The free app is more than a way for Kansas City residents and visitors to stay up-to-date with city news and other pertinent information. It’s also a way for our digitally savvy Mayor to be proactive when it comes to listening and participating in discussions taking place about issues important to our city, as well as engaging with Kansas Citians passionate about making our city a great place to live. I’m not a fan of developing apps for the coolness factor (which is the case with many on the market), but an app like this makes great sense.
The app includes links to the mayor’s blog, Facebook and Twitter profiles, as well as a calendar of upcoming events, the mayor’s YouTube channel and a newsletter. Plus, users can communicate directly with the mayor’s office by way of the app, by sending photos or submitting a contact form with more information about a question, comment or concern.
Sure, we might be a little biased; we’re not only proud Kansas Citians, we’re also fans of Mayor James. Yet bias aside, it’s great to see how the mayor has built his online brand and used the power of technology not as a way to simply broadcast his message, but to truly connect with the residents of Kansas City.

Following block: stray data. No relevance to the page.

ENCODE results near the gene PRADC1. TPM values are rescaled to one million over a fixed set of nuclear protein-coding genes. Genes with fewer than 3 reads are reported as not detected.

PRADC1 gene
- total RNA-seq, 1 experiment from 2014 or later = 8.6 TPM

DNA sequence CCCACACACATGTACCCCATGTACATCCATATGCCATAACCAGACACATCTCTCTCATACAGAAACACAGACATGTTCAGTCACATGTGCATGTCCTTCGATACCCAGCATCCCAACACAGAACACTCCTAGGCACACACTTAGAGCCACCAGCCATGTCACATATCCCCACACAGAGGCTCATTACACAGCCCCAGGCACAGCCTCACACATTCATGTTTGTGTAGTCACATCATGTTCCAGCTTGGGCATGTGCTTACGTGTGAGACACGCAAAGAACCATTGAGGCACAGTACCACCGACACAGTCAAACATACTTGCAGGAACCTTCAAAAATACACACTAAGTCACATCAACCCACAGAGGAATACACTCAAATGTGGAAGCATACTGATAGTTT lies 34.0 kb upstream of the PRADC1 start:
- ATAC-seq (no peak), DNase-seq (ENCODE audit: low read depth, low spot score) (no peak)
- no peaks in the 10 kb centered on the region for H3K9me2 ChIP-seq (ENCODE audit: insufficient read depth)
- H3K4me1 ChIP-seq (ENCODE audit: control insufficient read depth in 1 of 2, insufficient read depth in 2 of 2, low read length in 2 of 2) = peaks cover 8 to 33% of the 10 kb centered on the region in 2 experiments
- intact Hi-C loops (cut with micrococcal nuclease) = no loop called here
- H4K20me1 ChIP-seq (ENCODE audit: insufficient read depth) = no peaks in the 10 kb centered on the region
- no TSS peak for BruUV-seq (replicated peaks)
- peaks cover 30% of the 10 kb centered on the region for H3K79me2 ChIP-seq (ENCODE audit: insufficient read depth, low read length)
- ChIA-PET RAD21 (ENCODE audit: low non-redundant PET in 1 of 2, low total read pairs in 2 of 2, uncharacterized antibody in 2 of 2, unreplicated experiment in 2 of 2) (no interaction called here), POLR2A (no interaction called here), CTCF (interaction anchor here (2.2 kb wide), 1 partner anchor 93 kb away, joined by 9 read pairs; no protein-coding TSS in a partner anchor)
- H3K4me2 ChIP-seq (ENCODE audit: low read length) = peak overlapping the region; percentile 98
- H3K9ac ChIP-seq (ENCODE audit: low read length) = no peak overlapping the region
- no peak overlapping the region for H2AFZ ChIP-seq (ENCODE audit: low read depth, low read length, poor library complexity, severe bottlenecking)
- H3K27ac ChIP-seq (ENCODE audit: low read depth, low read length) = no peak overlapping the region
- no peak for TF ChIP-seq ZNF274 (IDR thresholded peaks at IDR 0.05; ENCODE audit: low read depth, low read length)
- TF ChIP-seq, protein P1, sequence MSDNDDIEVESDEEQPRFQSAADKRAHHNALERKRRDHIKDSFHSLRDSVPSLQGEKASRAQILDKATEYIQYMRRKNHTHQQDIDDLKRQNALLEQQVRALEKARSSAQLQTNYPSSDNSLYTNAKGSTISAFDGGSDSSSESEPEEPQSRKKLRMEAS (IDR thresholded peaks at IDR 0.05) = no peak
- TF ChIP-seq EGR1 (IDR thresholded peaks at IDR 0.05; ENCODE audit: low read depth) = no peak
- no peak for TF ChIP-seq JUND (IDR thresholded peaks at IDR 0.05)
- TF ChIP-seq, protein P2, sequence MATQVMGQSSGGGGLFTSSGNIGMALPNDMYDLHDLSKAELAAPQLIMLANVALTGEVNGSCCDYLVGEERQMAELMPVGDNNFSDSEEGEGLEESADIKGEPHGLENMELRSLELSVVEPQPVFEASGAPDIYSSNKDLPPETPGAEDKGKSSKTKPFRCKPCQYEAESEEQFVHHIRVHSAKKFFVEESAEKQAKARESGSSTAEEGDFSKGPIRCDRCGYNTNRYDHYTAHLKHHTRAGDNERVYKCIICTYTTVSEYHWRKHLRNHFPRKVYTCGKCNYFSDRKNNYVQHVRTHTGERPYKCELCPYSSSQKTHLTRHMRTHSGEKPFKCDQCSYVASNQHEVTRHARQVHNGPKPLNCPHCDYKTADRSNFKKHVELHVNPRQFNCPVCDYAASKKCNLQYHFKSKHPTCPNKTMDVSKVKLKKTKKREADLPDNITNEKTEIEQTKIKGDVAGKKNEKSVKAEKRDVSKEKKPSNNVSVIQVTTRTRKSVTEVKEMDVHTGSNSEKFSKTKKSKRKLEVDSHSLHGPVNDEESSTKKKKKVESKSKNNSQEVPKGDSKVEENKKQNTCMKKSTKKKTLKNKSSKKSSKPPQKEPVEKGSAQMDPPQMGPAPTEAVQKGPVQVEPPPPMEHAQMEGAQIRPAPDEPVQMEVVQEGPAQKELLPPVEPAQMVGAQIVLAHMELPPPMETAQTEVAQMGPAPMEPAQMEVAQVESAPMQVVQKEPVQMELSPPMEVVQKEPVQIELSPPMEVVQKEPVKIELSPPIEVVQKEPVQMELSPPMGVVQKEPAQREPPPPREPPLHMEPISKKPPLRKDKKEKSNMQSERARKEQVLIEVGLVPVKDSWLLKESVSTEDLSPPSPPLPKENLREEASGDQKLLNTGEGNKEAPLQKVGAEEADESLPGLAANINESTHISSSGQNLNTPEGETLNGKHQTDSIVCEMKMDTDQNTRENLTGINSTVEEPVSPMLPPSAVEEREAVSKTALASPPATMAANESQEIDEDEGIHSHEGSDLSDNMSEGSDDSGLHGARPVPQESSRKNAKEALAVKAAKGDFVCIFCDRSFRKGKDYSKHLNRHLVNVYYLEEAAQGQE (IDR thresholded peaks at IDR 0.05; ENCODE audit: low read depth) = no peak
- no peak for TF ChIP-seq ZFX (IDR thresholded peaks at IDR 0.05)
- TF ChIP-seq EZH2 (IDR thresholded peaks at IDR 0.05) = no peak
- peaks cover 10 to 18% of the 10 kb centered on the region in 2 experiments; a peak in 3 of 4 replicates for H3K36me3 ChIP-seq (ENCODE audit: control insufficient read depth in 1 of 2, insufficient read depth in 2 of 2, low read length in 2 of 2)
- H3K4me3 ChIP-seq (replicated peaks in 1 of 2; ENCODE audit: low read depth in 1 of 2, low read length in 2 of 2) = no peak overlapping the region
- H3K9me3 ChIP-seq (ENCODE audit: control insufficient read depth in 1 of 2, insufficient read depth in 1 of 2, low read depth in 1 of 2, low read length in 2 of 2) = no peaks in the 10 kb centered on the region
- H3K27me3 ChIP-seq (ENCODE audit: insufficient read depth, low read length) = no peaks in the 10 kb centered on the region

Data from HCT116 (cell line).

And a key component of what makes the newly launched app even more valuable, is that it’s a way to connect with those in the community who only access the web via their devices, who might otherwise have been overlooked. Isn’t that what social networking is really about: connection, bridging the communication divides imposed by socioeconomic brackets and fostering conversation and community?
Dubbed one of Newsweek’s Five Most Innovative Mayors in the U.S., it’s really no surprise that Mayor James continues to explore opportunities for the Kansas City metro, as well as his own staff and brand. This app is an ideal example, and we’re eager to see what the mayor introduces next.
It’ll be interesting to watch the evolution of cities that takes place in the coming year or so and see which other civic leaders join the digital bandwagon. Implementing a successful social media strategy isn’t easy—and it’s especially complicated if you’re a public official. Yet these platforms are ideal communication tools, and it only makes sense that elected officials use them to further strengthen their connections with constituents. It’s not necessarily about constantly campaigning—instead, it’s about showing people that you’re listening, you’re interested in connecting with them where they are and using methods that work across platform and across networks and that you not only care what they think, you seek their input as well. As Mayor James demonstrated, in Kansas City, there’s now an app for that.
What do you think of Mayor James’ app? Are the elected officials in your city using technology and social media? If so, in what ways? We’d love to hear about it.